where G S T C is the solar irradiation of the STCs, which is 1000 W/m 2 :

3. Maximum Power Point Tracking Approaches

A single PV cell has a unique mpp, corresponding to the solar irradiance and temperature point. The resistance at that point is represented by R m p p . The R m p p at the STCs can be calculated by:
R m p p , S T C = V m p p , S T C I m p p , S T C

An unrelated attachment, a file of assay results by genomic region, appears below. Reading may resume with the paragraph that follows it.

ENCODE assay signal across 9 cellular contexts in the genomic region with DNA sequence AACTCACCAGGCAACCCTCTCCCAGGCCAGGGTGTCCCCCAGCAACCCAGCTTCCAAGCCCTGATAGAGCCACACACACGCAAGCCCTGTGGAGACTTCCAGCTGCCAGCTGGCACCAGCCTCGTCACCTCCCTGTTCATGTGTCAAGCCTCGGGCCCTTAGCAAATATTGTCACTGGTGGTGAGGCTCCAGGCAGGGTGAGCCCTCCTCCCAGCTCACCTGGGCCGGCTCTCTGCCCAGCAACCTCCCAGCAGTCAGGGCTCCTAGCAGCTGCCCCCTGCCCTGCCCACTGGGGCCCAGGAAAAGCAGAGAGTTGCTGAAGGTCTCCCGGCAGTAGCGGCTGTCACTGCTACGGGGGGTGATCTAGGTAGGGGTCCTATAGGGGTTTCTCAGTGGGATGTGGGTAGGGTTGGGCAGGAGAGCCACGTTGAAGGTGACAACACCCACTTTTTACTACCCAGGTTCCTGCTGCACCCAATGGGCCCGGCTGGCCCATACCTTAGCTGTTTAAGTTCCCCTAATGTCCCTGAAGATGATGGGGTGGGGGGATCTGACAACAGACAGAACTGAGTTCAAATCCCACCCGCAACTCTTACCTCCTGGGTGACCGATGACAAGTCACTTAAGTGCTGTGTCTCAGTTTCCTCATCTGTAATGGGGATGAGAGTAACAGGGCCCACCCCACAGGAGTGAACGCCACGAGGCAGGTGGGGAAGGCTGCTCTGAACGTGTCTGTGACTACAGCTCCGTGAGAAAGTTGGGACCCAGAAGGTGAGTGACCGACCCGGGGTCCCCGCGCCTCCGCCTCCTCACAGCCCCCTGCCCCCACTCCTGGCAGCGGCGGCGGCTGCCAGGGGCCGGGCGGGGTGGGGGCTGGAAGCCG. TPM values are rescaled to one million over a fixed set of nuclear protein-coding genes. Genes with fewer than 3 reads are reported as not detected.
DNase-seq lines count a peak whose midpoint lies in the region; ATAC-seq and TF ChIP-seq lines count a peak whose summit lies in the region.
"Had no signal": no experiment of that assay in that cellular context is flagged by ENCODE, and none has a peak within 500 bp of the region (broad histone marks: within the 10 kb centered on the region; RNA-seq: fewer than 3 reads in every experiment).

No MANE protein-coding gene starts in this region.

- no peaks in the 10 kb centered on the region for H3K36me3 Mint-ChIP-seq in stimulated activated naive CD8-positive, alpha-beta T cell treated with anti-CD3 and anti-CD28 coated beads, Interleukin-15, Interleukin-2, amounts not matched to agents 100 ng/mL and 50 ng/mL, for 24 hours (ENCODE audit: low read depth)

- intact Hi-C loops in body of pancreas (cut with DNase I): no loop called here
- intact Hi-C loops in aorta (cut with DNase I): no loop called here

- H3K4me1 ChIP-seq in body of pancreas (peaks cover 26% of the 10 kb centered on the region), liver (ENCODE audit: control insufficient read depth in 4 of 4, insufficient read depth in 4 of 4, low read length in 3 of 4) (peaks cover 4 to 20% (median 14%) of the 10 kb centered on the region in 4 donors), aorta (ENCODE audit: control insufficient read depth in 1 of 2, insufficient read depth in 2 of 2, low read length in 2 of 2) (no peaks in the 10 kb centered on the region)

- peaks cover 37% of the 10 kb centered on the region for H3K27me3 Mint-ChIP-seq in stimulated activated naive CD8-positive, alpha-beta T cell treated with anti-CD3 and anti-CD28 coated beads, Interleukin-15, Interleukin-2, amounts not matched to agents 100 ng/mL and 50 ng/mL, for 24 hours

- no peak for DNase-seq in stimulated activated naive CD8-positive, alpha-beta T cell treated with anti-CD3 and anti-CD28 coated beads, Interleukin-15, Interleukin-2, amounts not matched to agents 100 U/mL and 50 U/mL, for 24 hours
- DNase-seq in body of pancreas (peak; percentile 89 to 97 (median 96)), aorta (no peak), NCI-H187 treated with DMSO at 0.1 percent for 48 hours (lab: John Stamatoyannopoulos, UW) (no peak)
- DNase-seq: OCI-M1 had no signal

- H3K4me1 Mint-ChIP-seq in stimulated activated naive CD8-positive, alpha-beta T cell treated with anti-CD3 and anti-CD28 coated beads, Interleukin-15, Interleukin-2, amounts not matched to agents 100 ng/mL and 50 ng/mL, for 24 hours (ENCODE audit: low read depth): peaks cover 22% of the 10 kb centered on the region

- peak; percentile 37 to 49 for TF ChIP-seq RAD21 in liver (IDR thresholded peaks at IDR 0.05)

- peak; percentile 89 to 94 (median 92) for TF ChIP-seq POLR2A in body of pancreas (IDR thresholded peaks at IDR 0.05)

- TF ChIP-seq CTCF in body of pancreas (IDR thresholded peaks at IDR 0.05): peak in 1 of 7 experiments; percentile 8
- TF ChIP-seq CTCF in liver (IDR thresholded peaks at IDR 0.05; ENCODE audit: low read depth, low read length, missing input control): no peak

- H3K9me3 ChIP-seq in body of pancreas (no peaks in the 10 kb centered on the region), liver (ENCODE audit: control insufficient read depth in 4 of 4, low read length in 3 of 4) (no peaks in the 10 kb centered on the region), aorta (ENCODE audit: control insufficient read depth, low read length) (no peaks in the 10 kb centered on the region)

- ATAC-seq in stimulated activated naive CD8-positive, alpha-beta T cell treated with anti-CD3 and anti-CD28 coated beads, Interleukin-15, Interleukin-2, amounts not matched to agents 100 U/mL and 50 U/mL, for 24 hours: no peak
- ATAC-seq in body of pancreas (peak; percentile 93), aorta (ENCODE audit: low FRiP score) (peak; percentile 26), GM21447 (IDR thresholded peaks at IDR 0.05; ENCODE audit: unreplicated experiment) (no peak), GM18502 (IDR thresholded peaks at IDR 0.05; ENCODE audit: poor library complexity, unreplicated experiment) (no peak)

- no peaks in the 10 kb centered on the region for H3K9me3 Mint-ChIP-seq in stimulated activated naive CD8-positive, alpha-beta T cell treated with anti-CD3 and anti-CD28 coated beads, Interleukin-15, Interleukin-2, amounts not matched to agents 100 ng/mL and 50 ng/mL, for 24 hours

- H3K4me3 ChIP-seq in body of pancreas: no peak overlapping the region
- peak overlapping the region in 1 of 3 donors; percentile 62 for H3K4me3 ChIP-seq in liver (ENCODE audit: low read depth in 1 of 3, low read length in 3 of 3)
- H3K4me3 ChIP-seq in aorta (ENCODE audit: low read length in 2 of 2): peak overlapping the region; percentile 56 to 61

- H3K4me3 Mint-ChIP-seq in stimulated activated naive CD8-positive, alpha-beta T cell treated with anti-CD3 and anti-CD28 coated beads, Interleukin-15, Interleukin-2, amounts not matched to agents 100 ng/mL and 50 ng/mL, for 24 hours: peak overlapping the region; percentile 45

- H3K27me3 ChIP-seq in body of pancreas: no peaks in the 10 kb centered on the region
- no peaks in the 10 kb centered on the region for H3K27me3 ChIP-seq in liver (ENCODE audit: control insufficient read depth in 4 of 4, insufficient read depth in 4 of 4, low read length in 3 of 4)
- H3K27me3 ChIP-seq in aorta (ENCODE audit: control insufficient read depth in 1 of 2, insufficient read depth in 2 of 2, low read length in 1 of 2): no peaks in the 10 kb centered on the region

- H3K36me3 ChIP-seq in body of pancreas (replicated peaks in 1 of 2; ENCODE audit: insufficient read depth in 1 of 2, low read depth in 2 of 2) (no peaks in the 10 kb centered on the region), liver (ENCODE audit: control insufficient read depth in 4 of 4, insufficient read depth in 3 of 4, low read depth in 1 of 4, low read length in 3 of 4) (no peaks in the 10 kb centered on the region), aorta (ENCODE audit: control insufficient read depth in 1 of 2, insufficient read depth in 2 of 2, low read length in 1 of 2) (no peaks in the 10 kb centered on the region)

The variation in solar irradiance and temperature values makes R m p p variable. Therefore, a tracker is needed to allow a PV panel to operate at R m p p and extract the maximum power. Many approaches have been introduced to track the MPP. The commonly used technique in the solar industry is the P&O because of the reasonable trade-off between simplicity and performance. The P&O approach flowchart is seen in Figure 5. This approach perturbs the duty cycle and observes the power if it increases or decreases. Then, a step-change to the duty cycle takes place. The step-change determines the conversion speed and accuracy. P&O with a large step-change lacks accuracy and might experience instability issues. Making the step-change small reduces the conversion speeds, lacks speed, and might perform poorly at fast transitioning solar irradiance. The adaptive step can be applied, but without the guarantee of stable operation [36,38,39,40]. Similarly, hill-climbing and incremental conductance have similar performance to P&O, with no significant advantages. The ripple correlation control approach takes advantage of ripples imposed by switching devices on the PV panel [41,42]. In RCC, the derivative of the voltage is multiplied by the derivative of the power. If the product is zero, then the PV operates at its maximum power point. If the product is higher or lower than the MPP, then the PV operates on the left or the right of the MPP, respectively. The drawback of using RCC is the required multiplied devices, which are power-consuming devices.